My Experience Learning Scala

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Sometime in the last week I read an article about Scala, actually I think it was the interview with Twitter engineers about Scala vs. Ruby, and it really sparked an interest in the language for me. I’m sure at least part of the reason is because I’ve been writing mostly JavaScript lately and reading a description of Scala it seemed like a number of the functional programming practices I’ve picked up writing JavaScript would carry over well. At the same time though Scala is built on top of Java, a language I’ve become intimately familiar with even if it has fallen somewhat into disuse. Last week after reading the article and feeling this resonance with what I read further about Scala I decided to jump into it and see how much I could pick up.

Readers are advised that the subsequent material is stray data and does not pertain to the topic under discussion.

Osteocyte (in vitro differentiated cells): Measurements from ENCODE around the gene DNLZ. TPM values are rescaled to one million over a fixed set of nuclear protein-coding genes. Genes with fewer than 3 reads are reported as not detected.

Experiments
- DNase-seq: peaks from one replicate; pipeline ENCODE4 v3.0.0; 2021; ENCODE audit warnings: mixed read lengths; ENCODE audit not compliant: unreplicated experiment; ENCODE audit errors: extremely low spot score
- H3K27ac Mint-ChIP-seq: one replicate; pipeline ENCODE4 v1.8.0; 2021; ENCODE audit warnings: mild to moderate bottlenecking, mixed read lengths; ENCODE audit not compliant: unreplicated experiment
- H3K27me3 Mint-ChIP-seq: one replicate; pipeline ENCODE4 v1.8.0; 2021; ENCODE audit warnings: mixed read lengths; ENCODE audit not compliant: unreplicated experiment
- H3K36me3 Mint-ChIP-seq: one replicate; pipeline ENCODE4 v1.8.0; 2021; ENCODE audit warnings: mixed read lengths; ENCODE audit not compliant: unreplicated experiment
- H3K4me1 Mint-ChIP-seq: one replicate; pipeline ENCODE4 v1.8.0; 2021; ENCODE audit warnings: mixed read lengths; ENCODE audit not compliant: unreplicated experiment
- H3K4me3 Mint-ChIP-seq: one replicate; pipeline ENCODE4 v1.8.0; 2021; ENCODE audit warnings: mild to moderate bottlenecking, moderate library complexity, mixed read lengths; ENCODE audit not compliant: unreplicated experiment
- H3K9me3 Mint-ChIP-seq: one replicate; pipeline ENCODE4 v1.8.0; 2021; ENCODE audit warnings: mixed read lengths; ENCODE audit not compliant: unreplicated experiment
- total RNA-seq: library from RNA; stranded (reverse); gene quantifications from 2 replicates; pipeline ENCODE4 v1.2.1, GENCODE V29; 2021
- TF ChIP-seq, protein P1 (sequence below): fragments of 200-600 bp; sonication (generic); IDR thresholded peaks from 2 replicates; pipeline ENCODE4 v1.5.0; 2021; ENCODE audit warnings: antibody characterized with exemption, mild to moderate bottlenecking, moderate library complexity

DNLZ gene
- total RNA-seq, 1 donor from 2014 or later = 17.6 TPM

The Scala website is well documented and has a number of good tutorials but something just wasn’t clicking in my head about the syntax or the language in general. I think feeling like I could get a handle on this language quickly is what has really driven me to obsess about it this past week. I ordered Programming in Scala from Amazon (before Amazonfail as it’s being called on Twitter [From AmazonFail to SorryAmazon]) which I’ve read about 200 pages of and continued to read over (and over) the pdf tutorials available to me. This weekend I started putting together an application written in Scala to be deployed on Google’s AppEngine since they released Java support and Scala compiles to Java. Additionally, my tentative plan for the application is to make use of a number of ‘Social APIs’ which are coming up more and more at work but I still know quite little about. The first API I decided to work with was Twitter’s and in just a couple of days (maybe 16 hours) of work I have the basic model classes written along with BDD specs for them using Scala Specs, and I’m also able to pull the data I want from Twitter and deploy to the AppEngine service. All in all I’d say not bad for a weekend’s work. There is of course quite a bit left to do before the application is finished but I’m proud of the first steps I’ve made. If inclined, the source for this experiment is publicly viewable as twitter-favorites on github.